The revelation emerged in an email that was read to the jury in the hacking trial on Wednesday, and followed what Brooks said was an hour-long phone call.

According to the email, sent the day after the News of the World's final issue and six days before Brooks was arrested, Blair also told her he was "available" to her and Rupert and James Murdoch as an "unofficial adviser" on a "between us" basis.

The news that Blair has been in cahoots with the Murdoch empire shouldn't come as much of a surprise, as Blair has always maintained a close relationship to the world's most notorious media baron. The Sun newspaper famously helped swing the election in favor of Labour back in 1997, and Blair is the godfather to one of Murdoch's daughters. But the details of the call not only reveal his completely inappropriate relationship with Murdoch, but a fairly explicit admission that a major 'independent' inquiry he commissioned over his handling of the Iraq war was in fact a giant smoke screen and calculated ploy to exonerate himself of any wrong doing.

The report continues:

Brooks told James Murdoch in the email: "I had an hour on the phone to Tony Blair" and then proceeded to outline the points he had allegedly made in the conversation.

"1. Form an independent unit that has an outside junior counsel, Ken Macdonald, a great and good type, a serious forensic criminal barrister, internal counsel, proper fact checkers etc in it. Get them to investigate me and others and publish a Hutton style report," she said.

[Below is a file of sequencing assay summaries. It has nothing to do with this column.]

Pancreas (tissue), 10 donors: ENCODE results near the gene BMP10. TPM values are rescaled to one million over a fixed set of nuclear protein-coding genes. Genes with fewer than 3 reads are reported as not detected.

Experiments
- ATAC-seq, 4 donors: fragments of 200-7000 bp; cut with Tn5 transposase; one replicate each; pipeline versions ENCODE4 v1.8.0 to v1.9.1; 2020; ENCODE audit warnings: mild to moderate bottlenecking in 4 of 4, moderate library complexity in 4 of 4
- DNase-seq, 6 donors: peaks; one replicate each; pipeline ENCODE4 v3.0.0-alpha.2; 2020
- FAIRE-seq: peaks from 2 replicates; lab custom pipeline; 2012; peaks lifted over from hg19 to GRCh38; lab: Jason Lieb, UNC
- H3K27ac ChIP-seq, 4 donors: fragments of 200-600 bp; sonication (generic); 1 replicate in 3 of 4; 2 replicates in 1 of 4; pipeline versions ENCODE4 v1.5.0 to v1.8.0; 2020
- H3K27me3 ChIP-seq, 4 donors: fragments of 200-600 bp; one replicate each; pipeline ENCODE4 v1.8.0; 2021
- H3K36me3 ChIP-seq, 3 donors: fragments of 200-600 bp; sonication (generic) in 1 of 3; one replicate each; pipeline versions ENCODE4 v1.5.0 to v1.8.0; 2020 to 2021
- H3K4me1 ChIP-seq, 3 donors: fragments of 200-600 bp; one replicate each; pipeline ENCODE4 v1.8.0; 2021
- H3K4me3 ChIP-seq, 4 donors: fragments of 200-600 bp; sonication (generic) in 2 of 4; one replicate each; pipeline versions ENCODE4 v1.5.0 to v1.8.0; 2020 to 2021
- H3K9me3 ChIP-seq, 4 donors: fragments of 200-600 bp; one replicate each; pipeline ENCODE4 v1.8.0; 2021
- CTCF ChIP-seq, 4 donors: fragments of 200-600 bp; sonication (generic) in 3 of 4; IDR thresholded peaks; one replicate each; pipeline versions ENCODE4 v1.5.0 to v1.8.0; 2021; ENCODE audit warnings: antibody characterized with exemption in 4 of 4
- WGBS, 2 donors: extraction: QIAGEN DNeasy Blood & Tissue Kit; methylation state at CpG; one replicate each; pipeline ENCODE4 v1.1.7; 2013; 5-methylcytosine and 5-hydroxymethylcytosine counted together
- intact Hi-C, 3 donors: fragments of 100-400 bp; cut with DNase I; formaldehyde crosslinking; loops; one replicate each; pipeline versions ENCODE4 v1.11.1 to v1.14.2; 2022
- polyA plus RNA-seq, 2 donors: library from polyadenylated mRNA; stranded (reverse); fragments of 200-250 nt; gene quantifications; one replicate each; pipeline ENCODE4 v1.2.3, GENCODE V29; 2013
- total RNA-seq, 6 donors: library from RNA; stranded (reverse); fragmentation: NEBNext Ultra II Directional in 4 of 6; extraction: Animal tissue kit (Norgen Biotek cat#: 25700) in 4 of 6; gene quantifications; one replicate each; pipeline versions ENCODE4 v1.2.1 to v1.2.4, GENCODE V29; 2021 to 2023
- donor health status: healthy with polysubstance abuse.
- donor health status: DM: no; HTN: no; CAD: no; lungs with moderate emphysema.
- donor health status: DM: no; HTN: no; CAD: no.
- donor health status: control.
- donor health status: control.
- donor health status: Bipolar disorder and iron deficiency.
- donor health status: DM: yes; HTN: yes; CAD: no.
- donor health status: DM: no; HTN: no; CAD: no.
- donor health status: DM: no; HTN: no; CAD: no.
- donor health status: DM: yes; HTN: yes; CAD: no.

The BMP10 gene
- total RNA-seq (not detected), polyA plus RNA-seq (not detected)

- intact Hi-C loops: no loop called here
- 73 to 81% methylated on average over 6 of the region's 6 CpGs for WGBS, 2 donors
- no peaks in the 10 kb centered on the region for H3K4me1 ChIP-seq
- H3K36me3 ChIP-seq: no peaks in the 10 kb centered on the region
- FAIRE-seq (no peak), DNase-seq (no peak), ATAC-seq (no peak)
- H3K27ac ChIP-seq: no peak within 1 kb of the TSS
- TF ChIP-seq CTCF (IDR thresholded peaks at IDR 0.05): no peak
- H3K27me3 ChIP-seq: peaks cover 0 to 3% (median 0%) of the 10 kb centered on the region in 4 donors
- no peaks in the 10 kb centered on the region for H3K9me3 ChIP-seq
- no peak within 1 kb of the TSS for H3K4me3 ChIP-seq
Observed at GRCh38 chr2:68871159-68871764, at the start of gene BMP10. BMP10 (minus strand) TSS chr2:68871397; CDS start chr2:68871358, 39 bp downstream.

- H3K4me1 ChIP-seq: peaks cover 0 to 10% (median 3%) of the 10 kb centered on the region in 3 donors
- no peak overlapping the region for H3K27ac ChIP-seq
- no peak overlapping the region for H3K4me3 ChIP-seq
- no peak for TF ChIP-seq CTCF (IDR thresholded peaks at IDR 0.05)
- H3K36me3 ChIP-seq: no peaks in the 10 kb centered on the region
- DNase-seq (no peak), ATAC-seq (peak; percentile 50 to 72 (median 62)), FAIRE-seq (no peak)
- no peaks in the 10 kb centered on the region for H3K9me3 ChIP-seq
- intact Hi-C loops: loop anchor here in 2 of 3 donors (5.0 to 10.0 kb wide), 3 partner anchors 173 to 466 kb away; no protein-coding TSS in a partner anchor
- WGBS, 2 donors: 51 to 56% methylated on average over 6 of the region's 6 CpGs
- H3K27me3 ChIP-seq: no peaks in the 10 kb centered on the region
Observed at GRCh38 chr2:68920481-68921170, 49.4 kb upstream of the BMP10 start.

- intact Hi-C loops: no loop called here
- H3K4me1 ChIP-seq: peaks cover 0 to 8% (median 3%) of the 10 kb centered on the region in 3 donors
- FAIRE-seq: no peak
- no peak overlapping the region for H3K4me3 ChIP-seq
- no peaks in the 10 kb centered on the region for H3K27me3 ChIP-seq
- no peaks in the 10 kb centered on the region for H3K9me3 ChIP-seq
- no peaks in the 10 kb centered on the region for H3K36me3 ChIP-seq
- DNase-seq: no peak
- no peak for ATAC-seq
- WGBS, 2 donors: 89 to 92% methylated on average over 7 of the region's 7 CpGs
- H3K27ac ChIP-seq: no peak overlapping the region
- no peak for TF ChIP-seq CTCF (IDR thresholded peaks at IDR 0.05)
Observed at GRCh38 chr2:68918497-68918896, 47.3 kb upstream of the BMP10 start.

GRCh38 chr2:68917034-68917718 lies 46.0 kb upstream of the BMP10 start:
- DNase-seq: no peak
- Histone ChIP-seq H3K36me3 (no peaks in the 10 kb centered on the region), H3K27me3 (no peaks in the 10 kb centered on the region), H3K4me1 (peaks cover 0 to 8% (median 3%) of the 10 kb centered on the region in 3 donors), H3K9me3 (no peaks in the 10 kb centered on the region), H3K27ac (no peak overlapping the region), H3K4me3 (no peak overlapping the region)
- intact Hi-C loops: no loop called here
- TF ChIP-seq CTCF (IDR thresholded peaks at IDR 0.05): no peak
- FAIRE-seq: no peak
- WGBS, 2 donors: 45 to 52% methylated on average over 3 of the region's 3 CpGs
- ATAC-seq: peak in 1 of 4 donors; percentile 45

"2. Publish part one of the report at same time as the police closes its inquiry and clear you and accept short comings and new solutions and process and part two when any trials are over.

Let's repeat that: "Form an independent unit that has an outside junior counsel, Ken Macdonald, a great and good type, a serious forensic criminal barrister, internal counsel, proper fact checkers etc in it. Get them to investigate me and others and publish a Hutton style report."

Publish a Hutton style report. A report you know clears you of any wrong doing.  

Report after report has shown conclusively that Blair knew full well that Iraq did not have Weapons of Mass Destruction, changed his story about the reasoning for invading, and intentionally exaggerated the threat posed by Saddam Hussein. The public has long known that Blair lied about Iraq, but the latest revelation shows he was laughing all the way. His admission to Rebekah Brooks is an insiders joke - a 'this is how you get away with it' piece of advice between power players who believe they can flout the law because of who they are.

If Blair had commissioned a genuinely independent report on the David Kelly scandal, it would have found what any reasonable person would deduce from the evidence: that the government intentionally lied about Iraq's military capabilities in order to build a consensus to go to war. Hence his advice to Brooks to launch 'a Hutton style report' to ensure her own survival and avoid the truth - that Brooks knew full well her newspaper was illegally hacking phones to get exclusive stories.

The only other explanation that could exonerate Blair and Brooks in their respective scandals is that they are both too stupid to understand what was happening around them, and were led astray by people in their own circles.

But the new details of their private phone call strongly suggests otherwise.